Circular economy

Public and private sectors unite to tackle urban climate issues in Quebec

Anne Gaignaire for Les Affaires | Updated on November 30, 2018 Published on November 03, 2016
“Our status as a mixed company allows us to offer contracts through the open market, without us feeling obliged to make certain bids. This enables us to be more flexible and therefore to also be more competitive,” explains Charles Lemieux of Gesterra (on the right) pictured with Claude Charland of Gaudreau Environment in Victoriaville, Québec.
Photo: Olivier Croteau, Les Affaires

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Catherine Roy Cardin

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André Bellavance

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Urban challenges created by climate change are a huge problem in Québec; from flood risks caused by heavy rainfall, to banks of snow too heavy to clear from the roads and the gradual toll taken by shoreline erosion. Private companies are beginning to work more and more closely with public authorities to address these issues faced by society as a whole.

In Victoriaville, Québec, Gesterra has become a prime example of this kind of partnership. The company is jointly owned by both the regional county municipality (MRC) of Arthabaska – a grouping of 23 municipalities in the Centre-du-Québec region – and Gaudreau Environment, a private firm responsible for residential waste management in the area. A private law had to be adopted in order for such a partnership to form.

Ten years since its initial launch, Gesterra is working on a 10-million dollar expansion project for its composting platforms in Saint-Rosaire. “The results are convincing: on average, only 30% of Quebec municipalities collect compost, while in our MRC, the figure is 96%,” says André Bellavance, the mayor of Victoriaville.

Gesterra draws its strength from its dual public-private ownership status. “We have some other regional authorities as clients. When I meet with them, I understand the challenges they face, since we oversee the waste management plan for the MRC municipalities. And yet our status as a public-private company allows us to negotiate contracts directly, without us feeling obliged to make a call for tenders. This enables us to be more flexible and therefore to also be more competitive,” explains Charles Lemieux, CEO of Gesterra. The goal: “to make the infrastructure profitable and to be a regional economic tool.”

The company is also carrying out its own R&D in order to ensure that the lowest possible quantity of materials gets sent for burial, and that they are instead given a second life and reused. “Among other examples, we have worked with our supplier, Gaudreau Environment, to create environmentally-friendly decorative tiles out of reused plastic and glass; two materials which are currently difficult to recycle in Québec,” explains Charles Lemieux. This research has resulted in the creation of another company, Regeneration, which now develops and markets these tiles.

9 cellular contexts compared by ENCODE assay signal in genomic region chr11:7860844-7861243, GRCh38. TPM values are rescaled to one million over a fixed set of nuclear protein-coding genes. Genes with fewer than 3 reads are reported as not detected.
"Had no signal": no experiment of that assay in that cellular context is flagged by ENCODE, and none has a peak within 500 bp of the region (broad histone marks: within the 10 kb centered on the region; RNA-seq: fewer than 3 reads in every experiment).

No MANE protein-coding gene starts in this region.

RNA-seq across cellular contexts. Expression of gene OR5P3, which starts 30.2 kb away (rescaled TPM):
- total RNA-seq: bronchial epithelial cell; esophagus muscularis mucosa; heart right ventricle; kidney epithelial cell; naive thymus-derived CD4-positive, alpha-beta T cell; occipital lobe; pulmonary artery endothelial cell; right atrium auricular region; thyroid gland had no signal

Even more examples of these public-private partnerships have been appearing throughout Québec. Saint-Hyacinthe, a city found around 50 kilometres from Montréal, is currently using the organic waste collected from residential areas and food businesses in the region to produce natural gas. A winning formula, as the companies involved no longer need to pay for a means of disposing of their waste. From 2017, the city will sell the surplus from the energy produced by natural gas to Gaz Metro. “This will be a significant source of revenue,” says Brigitte Massé, Director of Communications of Saint-Hyacinthe.

However, the private sector sometimes feels hindered in its attempts to support the public authorities in their efforts. “Our involvement could be more significant, for example, in the advisory period prior to project commencement, but we would then be prevented from responding to the call for bids,” explains Catherine Roy-Cardin, head of municipal business development for Énergère, a company that provides energy efficiency services for buildings.

Nevertheless, the progress being made is plain to see. Certain municipalities have replaced the rule of opting for the lowest price with choosing the bidder that offers the best net present value, which means calculating whether the investment will actually achieve the desired goals. “It’s fairly new for cities, but it’s interesting because we are taking the real impact into account. Therefore, this leaves room for innovation – the rule of opting for the lowest bidder doesn’t support creativity and new ideas, because it means reducing costs as much as possible,” adds Catherine Roy-Cardin.

“Businesses that are specialised in the environment usually complain of what represents a problem in their eyes: the complete municipalisation of the environmental services,” says Richard Mineau, CEO of the Council of Environmental Technology Businesses in Québec (CETEQ). In 2015, this organisation created a department specialised in the fight against climate change.

A path is now open for both innovation and the private sector to play a role in countering the effects of climate change.

Published on November 03, 2016
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